Elements will not work unless they are properly grounded. Therefore, you need to inspect them to ensure that the grounding connection is in place. Replacing any faulty elements or thermostat is not difficult once you know what you are doing and have the right equipment.

  • Check the Simple Things

Check the circuit breaker to make sure it has not tripped and reset the thermostat if necessary.

  • Flush the Hot Water Heater Tank

It’s important to flush or drain the water heater tank to remove sediment build up so that your heating system can produce enough hot water and work efficiently. You can do this by first turning off the gas valve or electric power. Turn off the inlet valve that supplies water to the tank. Attach a hose to the drain valve on the bottom of the tank and direct the hose to a drain outdoors or a large bucket. Open the hot water tap or pressure relief valve to let in air so that water can drain. Before you open the drain valve, make sure that the end of the hose is at a lower level than the drain valve so that the flushed water flows freely.

  • Insulate Hot Water Pipes

You can insulate your water pipes with foam pipes insulation sleeves to avoid hot water cooling if it has to travel a long way from your water heater tank to the shower head.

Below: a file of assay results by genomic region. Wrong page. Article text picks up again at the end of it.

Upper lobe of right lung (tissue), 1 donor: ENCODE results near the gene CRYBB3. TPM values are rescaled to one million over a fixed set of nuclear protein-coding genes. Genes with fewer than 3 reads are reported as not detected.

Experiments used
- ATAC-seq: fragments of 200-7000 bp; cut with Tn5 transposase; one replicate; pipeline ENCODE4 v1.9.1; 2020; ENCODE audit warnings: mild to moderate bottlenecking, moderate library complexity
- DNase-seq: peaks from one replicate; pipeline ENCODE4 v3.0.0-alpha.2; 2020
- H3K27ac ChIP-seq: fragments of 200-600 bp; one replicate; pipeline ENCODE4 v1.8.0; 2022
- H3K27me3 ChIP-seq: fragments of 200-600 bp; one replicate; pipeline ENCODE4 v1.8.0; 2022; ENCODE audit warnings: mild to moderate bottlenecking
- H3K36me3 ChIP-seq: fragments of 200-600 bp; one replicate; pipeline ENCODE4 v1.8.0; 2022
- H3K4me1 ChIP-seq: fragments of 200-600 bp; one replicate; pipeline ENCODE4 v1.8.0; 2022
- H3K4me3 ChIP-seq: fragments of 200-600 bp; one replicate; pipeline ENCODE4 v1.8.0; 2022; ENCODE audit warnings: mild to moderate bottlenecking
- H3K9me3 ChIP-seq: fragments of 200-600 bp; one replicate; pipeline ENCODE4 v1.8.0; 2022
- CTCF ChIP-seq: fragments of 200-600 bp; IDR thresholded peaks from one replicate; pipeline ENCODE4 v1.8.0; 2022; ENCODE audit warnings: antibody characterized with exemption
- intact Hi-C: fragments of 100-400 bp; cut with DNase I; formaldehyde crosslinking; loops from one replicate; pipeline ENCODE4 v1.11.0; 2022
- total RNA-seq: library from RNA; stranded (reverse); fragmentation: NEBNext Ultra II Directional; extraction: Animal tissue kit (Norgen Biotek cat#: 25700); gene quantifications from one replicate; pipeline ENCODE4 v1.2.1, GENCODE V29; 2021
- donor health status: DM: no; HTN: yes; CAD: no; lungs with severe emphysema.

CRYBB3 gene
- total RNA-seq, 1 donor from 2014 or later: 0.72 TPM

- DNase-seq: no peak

• Install a Tankless Water Heater At Distant Fixtures

A point of use tankless water heater could be the solution to all your hot water heater problems, especially if shower heads, faucets, and other fixtures are far from the main water heater tank. Unlike conventional hot water heaters, a tankless unit heats water through electric coils or gas burners when water flows through. Turning appliances or taps on or off will switch it on or off and thus save on power consumption.

  • Replace Faulty or Damaged Dip Tube

You will need to replace the dip tube if you notice broken pieces of plastic in your tap. The sounds of something moving in the water tank when the water is turned on could be pieces of the dip tube that have disintegrated and broken off.
The above tips should be very helpful to get your water heater working efficiently so that you can enjoy a hot water shower every time. Make sure you turn off all the electric power before you undertake any repairs or trouble shooting to avoid electric shocks. You should also ensure that the temperature of the water heater is low to avoid scalding from hot pipes or water in the tank.